It’s election time here in the UK, which always gets me pulling out of one of my favourite Barry Brown tunes, Politician.
Barry Brown was a greatly underrated artist throughout the golden era of roots and early dancehall. He may have had to start out by running errands for the likes of Bunny Lee, but when he got his break and opportunity he recorded a number of hits such as ‘Step It Up’, ‘No Wicked Shall Enter’, ‘Lead Us Jah’, ‘Cool Pon Your Corner’, and probably his most well-known tune ‘Far East’. (more…)
Lock Steady, one of Aotearoa, New Zealand’s hottest talents, is back with an another killa selection for NiceUp. (more…)
Off the Countryman LP (Penthouse, 2015)
This track is off the new long player produced by Donovan Germain of Penthouse Records fame.
Germain had the good foresight to hear Usher’s R&B hit ‘Good Kisser’ from last year and think to himself that it could sound more reggaefied.
The drum intro caves after just one bar, unleashing this ‘computerized riddim’ full-force. While Wayne Smith’s famed “Under Mi Sleng Teng” has a subtle sense of reservation with its rolling bass line, “E20″ cranks both the pitch and bpm upwards, resulting in dance hall devastation. (more…)
From the first moment I heard Jah Cure I was instantly a fan. Not since the great Gregory Issacs has there been such a powerful voice in the lover’s rock sub-genre. This man is a genius and I am surprised he hasn’t made more of an impact on the mainstream. (more…)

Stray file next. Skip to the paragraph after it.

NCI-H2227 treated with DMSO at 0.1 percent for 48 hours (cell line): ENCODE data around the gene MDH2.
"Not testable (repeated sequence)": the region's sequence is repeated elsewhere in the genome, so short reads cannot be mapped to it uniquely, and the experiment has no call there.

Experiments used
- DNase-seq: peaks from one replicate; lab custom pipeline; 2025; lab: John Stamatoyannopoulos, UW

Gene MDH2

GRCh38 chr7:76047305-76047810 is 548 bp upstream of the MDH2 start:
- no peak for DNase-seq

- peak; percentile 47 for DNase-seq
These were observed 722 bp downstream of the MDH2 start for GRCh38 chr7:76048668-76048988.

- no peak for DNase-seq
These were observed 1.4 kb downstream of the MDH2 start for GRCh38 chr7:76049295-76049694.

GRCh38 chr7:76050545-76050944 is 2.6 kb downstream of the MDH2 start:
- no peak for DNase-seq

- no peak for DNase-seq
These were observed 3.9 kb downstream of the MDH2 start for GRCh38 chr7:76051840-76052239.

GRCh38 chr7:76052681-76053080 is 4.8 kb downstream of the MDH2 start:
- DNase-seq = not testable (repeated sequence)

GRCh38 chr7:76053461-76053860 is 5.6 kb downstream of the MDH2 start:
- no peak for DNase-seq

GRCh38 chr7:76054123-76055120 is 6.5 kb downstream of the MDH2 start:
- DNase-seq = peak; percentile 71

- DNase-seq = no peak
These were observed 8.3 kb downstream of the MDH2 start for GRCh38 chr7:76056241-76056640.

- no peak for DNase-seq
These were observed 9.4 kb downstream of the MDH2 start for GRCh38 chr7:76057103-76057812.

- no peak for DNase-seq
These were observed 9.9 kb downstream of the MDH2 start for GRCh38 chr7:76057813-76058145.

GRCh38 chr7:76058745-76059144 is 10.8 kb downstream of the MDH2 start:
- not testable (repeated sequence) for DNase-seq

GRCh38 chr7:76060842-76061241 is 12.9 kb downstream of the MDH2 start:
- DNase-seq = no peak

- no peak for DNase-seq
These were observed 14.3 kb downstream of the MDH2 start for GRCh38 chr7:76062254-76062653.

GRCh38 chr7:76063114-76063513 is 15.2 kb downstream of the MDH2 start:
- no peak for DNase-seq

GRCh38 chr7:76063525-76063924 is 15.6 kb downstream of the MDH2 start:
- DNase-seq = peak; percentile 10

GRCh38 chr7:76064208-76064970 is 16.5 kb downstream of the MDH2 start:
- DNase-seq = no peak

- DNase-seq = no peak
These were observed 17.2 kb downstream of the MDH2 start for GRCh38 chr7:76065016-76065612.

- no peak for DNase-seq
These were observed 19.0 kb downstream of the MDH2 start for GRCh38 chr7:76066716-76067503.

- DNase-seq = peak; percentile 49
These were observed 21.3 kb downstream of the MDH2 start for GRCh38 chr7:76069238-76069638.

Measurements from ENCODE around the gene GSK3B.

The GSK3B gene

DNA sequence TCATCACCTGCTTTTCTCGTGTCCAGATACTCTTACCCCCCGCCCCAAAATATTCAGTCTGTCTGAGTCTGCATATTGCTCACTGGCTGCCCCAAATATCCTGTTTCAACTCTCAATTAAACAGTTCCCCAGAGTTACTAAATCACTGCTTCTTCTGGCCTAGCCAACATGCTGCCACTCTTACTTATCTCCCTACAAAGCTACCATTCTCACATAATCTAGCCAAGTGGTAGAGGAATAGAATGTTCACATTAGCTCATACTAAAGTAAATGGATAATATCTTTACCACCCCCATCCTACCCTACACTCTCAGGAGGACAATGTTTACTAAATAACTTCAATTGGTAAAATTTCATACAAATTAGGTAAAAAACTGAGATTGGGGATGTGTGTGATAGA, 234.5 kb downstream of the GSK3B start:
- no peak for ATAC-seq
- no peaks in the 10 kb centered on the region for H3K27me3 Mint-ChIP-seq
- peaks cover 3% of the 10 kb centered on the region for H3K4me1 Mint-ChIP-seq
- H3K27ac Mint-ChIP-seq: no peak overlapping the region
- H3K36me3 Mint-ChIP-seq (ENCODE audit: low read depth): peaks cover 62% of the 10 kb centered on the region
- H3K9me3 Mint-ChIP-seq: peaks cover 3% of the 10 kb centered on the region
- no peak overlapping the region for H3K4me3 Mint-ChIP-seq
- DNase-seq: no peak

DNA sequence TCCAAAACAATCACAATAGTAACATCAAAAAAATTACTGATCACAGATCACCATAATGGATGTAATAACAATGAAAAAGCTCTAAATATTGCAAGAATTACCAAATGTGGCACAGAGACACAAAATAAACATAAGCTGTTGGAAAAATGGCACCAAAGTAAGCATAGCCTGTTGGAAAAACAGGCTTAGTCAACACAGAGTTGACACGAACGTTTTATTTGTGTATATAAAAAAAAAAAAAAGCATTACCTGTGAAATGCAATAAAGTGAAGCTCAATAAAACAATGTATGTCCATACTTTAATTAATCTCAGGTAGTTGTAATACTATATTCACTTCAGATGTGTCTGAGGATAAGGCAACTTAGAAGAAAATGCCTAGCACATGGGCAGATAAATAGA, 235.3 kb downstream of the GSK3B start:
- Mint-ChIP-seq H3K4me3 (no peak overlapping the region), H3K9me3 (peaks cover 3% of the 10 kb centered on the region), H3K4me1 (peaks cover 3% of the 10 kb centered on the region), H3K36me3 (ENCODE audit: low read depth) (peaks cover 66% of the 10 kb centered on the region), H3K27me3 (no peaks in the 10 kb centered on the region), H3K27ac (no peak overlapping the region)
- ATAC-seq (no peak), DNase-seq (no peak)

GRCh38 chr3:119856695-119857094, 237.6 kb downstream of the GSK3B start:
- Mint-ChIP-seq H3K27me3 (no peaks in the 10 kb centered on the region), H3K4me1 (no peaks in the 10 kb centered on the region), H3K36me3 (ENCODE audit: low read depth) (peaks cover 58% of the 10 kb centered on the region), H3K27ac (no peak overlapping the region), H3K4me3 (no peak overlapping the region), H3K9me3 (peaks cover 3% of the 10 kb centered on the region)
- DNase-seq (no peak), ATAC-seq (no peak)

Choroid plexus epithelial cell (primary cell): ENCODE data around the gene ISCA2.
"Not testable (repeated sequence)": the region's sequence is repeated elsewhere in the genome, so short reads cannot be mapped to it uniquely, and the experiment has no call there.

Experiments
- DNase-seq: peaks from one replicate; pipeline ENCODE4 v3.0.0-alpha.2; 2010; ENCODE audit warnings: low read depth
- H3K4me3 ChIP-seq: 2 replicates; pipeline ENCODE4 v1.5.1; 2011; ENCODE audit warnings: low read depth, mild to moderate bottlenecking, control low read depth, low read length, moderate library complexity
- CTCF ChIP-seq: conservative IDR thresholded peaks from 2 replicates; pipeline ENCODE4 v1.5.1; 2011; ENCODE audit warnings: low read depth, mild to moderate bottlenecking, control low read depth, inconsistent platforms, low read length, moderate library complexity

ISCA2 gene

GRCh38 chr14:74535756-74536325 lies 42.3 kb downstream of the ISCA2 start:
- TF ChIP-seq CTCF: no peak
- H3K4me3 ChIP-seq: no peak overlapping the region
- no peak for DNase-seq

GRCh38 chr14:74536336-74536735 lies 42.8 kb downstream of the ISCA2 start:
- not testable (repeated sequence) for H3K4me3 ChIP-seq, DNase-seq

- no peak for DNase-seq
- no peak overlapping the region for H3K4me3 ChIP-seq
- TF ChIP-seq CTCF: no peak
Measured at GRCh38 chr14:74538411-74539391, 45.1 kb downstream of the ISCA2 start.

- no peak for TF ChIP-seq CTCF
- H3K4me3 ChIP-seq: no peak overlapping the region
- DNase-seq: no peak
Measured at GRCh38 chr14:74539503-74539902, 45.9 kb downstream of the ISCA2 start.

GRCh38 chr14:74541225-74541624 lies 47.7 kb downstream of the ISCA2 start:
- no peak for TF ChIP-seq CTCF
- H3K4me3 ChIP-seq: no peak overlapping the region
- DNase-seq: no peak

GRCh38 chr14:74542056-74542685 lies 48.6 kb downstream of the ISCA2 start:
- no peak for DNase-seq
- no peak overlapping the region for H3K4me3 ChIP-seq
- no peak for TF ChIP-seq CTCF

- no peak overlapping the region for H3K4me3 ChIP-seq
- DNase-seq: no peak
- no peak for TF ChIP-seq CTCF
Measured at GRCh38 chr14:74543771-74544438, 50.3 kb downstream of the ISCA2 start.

Infamous New Zealand producer and selecta, Steezie Wonder AKA Flex, has been residing in Perth and Bali for the last year. (more…)
(Black Seed 7″)
There are many examples of multi-versioning about. Foundation riddims given outing after outing, being updated through the years. Possibly my favorite riddim is the one called ‘Burial’.
Release by New Zealand-based, Ghanaian vocalist, Ras Stone, and UK, Melbourne-based producer, Boston Rodriguez.
This selection represents one of my favourite phases of Reggae, the Rockers (Steppas, Roots Reggae if you like)of the mid-to-late-70s. The heavy basslines, rocking double-time drum patterns and percussion enthralled me at the time as they still do now. (more…)
Coming from the first Upsetters LP of the same name, ‘Return of Django’ features that tough yet organic Perry sound which launched him onto the world stage. With its instantly recognisable horn line and bouncing bass-driven rhythm, the heavy Upsetters sound quickly became commercially popular, spreading beyond the Jamaican and becoming a cornerstone of the Trojan ska sound. (more…)